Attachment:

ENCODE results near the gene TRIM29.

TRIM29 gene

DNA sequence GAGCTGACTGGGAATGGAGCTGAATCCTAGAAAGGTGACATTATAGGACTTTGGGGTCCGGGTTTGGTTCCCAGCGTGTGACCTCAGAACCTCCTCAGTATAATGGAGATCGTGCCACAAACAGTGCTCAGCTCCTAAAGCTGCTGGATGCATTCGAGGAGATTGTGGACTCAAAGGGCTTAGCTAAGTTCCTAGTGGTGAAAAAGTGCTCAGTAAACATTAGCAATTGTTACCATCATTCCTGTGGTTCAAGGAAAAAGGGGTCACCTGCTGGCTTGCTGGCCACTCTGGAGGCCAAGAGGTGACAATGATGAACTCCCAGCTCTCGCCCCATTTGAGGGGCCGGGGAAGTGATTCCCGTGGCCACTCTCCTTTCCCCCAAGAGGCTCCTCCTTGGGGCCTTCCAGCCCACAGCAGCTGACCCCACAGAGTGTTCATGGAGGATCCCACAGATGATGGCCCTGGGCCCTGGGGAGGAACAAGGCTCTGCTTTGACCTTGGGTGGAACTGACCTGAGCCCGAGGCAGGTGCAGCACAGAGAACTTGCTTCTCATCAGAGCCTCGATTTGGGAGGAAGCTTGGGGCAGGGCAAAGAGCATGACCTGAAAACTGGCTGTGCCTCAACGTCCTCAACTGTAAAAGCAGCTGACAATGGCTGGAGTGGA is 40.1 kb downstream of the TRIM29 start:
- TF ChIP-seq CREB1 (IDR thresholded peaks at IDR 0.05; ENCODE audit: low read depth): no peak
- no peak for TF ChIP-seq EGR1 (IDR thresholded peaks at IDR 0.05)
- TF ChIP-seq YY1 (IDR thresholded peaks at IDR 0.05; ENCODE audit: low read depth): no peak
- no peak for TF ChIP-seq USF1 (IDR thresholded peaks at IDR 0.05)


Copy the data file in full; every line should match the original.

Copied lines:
ENCODE results near the gene TRIM29.

TRIM29 gene

DNA sequence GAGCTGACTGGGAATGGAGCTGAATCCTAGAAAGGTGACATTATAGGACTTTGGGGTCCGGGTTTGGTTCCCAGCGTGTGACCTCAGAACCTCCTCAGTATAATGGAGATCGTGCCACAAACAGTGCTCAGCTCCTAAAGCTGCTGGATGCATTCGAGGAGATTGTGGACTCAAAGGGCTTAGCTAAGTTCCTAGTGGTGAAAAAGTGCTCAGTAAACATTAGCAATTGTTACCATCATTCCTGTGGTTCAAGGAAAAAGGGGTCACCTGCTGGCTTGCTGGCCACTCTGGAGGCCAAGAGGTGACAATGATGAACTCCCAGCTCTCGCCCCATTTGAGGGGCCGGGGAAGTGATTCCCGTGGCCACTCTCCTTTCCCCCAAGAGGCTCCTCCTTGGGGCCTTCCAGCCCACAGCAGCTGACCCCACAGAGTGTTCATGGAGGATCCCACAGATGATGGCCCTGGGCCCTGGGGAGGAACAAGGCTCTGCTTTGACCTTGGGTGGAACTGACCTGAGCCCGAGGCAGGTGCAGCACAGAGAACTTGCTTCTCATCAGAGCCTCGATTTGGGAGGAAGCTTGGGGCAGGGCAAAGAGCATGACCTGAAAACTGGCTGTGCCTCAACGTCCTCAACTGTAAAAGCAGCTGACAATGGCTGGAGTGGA is 40.1 kb downstream of the TRIM29 start:
- TF ChIP-seq CREB1 (IDR thresholded peaks at IDR 0.05; ENCODE audit: low read depth): no peak
- no peak for TF ChIP-seq EGR1 (IDR thresholded peaks at IDR 0.05)
- TF ChIP-seq YY1 (IDR thresholded peaks at IDR 0.05; ENCODE audit: low read depth): no peak
- no peak for TF ChIP-seq USF1 (IDR thresholded peaks at IDR 0.05)